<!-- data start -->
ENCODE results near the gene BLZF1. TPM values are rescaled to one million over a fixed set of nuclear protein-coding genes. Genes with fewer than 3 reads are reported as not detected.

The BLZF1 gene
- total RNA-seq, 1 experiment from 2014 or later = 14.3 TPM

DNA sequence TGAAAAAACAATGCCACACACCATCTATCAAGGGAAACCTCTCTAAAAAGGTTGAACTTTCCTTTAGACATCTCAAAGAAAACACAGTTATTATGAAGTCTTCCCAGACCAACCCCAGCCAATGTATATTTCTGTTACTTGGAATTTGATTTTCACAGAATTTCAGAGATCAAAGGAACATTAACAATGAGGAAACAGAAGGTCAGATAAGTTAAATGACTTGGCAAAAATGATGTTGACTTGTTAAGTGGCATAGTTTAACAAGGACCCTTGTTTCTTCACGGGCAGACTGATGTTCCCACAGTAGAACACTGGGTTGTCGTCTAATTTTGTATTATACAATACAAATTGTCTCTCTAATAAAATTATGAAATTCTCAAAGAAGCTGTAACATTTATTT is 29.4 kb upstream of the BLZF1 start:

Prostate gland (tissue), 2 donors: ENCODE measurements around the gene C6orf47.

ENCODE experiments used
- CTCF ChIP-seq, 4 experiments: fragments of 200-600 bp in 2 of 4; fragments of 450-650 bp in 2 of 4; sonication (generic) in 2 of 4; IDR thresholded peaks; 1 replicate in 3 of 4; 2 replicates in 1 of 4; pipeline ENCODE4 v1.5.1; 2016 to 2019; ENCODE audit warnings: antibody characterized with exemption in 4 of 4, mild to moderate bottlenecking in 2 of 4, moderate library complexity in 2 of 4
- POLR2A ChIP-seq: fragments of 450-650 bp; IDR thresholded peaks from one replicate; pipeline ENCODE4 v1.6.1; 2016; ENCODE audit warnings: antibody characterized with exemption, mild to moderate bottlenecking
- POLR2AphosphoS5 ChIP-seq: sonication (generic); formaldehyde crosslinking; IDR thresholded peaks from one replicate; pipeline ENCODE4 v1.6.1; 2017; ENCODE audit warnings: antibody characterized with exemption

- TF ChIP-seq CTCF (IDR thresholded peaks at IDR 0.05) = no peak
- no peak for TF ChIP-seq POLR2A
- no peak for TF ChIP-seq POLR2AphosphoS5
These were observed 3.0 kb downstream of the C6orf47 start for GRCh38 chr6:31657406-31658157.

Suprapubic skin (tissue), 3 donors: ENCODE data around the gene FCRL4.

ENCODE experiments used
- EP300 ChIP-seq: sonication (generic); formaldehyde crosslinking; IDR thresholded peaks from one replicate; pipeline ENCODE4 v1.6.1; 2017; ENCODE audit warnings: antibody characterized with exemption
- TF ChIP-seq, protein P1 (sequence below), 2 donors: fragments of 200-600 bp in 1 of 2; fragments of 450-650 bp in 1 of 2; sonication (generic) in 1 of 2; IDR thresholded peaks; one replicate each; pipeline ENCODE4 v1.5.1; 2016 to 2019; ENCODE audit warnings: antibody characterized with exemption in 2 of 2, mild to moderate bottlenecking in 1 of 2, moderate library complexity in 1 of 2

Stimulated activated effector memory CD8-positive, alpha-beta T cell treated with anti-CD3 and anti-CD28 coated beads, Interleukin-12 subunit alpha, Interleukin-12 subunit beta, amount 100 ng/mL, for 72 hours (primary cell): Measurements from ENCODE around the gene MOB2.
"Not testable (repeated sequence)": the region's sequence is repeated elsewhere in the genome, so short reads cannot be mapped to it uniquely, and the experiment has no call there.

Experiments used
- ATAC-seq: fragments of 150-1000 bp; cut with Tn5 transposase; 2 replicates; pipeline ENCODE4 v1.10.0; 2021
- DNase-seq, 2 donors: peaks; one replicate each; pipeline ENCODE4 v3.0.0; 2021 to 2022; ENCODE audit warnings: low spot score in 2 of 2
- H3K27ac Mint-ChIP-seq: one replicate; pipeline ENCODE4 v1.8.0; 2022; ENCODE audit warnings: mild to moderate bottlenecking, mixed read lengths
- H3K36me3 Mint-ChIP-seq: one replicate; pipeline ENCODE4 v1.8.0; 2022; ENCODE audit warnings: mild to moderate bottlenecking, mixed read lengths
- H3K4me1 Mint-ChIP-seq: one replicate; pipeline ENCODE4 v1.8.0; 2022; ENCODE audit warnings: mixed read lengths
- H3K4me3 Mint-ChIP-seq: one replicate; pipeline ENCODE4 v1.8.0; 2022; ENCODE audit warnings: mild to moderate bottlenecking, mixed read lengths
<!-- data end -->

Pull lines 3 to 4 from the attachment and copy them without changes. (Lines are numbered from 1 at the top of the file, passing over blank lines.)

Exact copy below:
- total RNA-seq, 1 experiment from 2014 or later = 14.3 TPM

DNA sequence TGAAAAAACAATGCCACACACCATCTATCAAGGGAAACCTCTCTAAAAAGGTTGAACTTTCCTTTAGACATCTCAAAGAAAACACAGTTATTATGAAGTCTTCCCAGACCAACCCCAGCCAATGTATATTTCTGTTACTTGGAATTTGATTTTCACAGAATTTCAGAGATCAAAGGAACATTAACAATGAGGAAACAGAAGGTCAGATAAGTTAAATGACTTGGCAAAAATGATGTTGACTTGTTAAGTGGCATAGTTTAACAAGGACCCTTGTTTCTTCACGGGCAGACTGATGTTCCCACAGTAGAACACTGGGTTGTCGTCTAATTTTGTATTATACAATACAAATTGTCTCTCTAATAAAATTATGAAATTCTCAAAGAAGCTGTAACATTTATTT is 29.4 kb upstream of the BLZF1 start: